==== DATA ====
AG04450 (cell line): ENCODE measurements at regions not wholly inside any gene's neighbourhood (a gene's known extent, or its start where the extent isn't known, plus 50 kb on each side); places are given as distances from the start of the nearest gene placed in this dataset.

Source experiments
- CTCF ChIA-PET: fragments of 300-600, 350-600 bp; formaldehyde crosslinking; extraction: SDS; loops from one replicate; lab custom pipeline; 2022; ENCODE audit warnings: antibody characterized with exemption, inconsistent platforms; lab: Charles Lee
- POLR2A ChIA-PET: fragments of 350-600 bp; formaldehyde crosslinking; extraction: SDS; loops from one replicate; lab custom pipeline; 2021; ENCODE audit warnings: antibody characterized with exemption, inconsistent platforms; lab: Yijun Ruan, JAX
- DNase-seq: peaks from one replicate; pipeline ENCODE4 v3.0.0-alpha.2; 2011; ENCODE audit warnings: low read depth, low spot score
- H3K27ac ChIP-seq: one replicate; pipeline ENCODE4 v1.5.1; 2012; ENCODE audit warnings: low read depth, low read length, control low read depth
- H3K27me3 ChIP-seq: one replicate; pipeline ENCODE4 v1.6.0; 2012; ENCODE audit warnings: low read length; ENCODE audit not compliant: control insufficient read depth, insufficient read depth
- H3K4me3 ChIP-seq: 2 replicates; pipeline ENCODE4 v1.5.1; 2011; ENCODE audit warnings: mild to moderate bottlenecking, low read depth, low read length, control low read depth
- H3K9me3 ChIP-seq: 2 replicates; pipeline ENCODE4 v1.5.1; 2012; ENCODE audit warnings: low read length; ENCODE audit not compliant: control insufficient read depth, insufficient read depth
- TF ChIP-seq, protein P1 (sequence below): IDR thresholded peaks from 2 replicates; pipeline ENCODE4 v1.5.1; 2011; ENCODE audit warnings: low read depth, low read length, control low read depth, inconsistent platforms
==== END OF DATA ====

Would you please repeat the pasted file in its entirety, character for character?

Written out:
AG04450 (cell line): ENCODE measurements at regions not wholly inside any gene's neighbourhood (a gene's known extent, or its start where the extent isn't known, plus 50 kb on each side); places are given as distances from the start of the nearest gene placed in this dataset.

Source experiments
- CTCF ChIA-PET: fragments of 300-600, 350-600 bp; formaldehyde crosslinking; extraction: SDS; loops from one replicate; lab custom pipeline; 2022; ENCODE audit warnings: antibody characterized with exemption, inconsistent platforms; lab: Charles Lee
- POLR2A ChIA-PET: fragments of 350-600 bp; formaldehyde crosslinking; extraction: SDS; loops from one replicate; lab custom pipeline; 2021; ENCODE audit warnings: antibody characterized with exemption, inconsistent platforms; lab: Yijun Ruan, JAX
- DNase-seq: peaks from one replicate; pipeline ENCODE4 v3.0.0-alpha.2; 2011; ENCODE audit warnings: low read depth, low spot score
- H3K27ac ChIP-seq: one replicate; pipeline ENCODE4 v1.5.1; 2012; ENCODE audit warnings: low read depth, low read length, control low read depth
- H3K27me3 ChIP-seq: one replicate; pipeline ENCODE4 v1.6.0; 2012; ENCODE audit warnings: low read length; ENCODE audit not compliant: control insufficient read depth, insufficient read depth
- H3K4me3 ChIP-seq: 2 replicates; pipeline ENCODE4 v1.5.1; 2011; ENCODE audit warnings: mild to moderate bottlenecking, low read depth, low read length, control low read depth
- H3K9me3 ChIP-seq: 2 replicates; pipeline ENCODE4 v1.5.1; 2012; ENCODE audit warnings: low read length; ENCODE audit not compliant: control insufficient read depth, insufficient read depth
- TF ChIP-seq, protein P1 (sequence below): IDR thresholded peaks from 2 replicates; pipeline ENCODE4 v1.5.1; 2011; ENCODE audit warnings: low read depth, low read length, control low read depth, inconsistent platforms